As 7-Eleven Fights AB-5, Franchisees Claim the Company Treats Them like Store Managers, not Owners
San Antonio, TX, July 6, 2020 – Having falsely claimed that a law intended to protect workers who have been misclassified as independent contractors – like those who drive for Uber – will make “franchising’s future uncertain in California,” the International Franchise Association and 7-Eleven, Inc. (SEI) are pressing to have franchised businesses exempt from the law known as AB 5. Unlike franchise owners in other well-known brands like McDonald’s and Planet Fitness, 7-Eleven operators are not actually independent contractors because 7-Eleven runs the stores; the franchisees own none of their own fixtures or equipment; they are not party to the lease for their location; and they must deposit all sales receipts into SEI’s business bank account.
“They treat us like glorified store managers,” said Jaspreet Dhillon, a Los Angeles area 7-Eleven franchisee and Treasurer of the National Coalition of Associations of 7-Eleven Franchisees (NCASEF), the independently elected body representing the interests of more than 4,000 U.S. franchises. “AB 5 represents a chance for 7-Eleven to change its system so that California’s hundreds of 7-Eleven franchisees could really be running their own businesses, but that is not what SEI wants.” Dhillon said.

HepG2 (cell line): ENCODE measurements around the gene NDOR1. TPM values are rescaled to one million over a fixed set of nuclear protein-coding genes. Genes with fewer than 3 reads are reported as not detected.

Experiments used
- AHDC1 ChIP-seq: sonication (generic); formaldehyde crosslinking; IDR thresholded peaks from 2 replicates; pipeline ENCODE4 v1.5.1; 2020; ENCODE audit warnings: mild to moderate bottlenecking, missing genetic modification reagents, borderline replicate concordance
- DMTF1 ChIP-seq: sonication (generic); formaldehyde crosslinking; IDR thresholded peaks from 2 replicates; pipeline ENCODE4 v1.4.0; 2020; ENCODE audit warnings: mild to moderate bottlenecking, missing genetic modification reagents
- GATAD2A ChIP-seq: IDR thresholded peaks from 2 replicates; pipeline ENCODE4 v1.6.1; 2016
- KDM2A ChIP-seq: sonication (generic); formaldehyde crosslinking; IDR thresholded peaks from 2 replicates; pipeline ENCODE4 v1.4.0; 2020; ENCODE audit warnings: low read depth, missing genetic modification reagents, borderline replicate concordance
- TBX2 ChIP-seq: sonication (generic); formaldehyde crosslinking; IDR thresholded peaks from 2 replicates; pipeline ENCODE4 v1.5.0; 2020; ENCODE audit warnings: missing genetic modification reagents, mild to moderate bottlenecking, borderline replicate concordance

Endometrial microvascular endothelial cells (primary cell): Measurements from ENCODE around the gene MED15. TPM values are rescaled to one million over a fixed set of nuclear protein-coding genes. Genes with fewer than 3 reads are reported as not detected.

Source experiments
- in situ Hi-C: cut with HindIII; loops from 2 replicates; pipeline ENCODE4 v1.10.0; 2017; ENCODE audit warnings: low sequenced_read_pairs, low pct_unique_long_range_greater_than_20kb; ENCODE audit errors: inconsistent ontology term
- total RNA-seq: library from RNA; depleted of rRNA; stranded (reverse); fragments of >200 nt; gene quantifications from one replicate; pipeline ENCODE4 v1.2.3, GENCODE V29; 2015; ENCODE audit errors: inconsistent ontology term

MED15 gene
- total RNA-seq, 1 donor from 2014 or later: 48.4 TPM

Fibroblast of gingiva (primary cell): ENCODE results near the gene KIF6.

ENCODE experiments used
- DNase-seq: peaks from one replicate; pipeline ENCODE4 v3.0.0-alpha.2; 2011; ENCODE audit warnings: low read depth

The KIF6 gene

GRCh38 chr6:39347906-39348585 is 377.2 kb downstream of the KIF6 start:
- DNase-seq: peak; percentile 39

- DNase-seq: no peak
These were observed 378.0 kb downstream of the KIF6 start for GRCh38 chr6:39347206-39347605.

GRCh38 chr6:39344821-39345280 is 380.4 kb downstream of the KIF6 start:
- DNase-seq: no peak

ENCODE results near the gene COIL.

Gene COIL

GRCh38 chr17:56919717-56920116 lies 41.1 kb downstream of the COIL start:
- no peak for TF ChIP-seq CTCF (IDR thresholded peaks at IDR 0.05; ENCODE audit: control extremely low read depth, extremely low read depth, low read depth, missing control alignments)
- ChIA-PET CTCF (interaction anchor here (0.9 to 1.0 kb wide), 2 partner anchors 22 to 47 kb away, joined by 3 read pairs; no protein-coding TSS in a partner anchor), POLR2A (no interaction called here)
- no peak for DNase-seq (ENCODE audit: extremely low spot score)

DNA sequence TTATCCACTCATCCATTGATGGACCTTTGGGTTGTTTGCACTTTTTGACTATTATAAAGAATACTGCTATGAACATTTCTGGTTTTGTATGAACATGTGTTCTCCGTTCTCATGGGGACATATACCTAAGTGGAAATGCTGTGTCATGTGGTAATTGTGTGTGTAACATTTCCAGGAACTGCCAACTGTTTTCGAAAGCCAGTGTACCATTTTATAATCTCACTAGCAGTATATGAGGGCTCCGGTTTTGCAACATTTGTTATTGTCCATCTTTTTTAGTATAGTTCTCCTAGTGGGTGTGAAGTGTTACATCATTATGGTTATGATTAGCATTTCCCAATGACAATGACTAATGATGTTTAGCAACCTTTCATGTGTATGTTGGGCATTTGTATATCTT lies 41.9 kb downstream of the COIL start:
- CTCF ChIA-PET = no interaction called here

California Attorney General Xavier Becerra has sued the ride-sharing companies Uber and Lyft, saying their drivers have been misclassified as independent contractors and should be employees of the company. 7-Eleven claims that its franchisees should not be covered by AB 5 and is attempting to persuade state legislators to grant a carve-out for franchising in the AB 5 law. A similar effort by 7-Eleven to obtain a carve-out In Massachusetts failed.
On its website, the IFA says, “For franchisees, remaining in control of your own business is of paramount concern and could be jeopardized by AB 5.”
7-Eleven franchisees yearn to be in control over their businesses, but are not able given the oppressive nature of SEI’s franchise agreement, which, among other things, dictates that payroll and tax obligations be funneled through SEI. In fact, franchisees are not even allowed to control the thermostats in their stores.
In an email to all California franchisees, SEI’s Chief Franchising Officer Greg Franks wrote, “We are pursuing legislative changes to make clear that AB5 does not apply to franchising.”
The National Coalition opposes SEI’s effort. Eric H. Karp, General Counsel for the National Coalition, called SEI’s campaign “a crass political attempt” to protect 7-Eleven from a major lawsuit that franchisees have brought challenging the company’s detailed and pervasive control over store operations. “The solution is not to change the law, but change the way SEI treats its franchisees,” he said.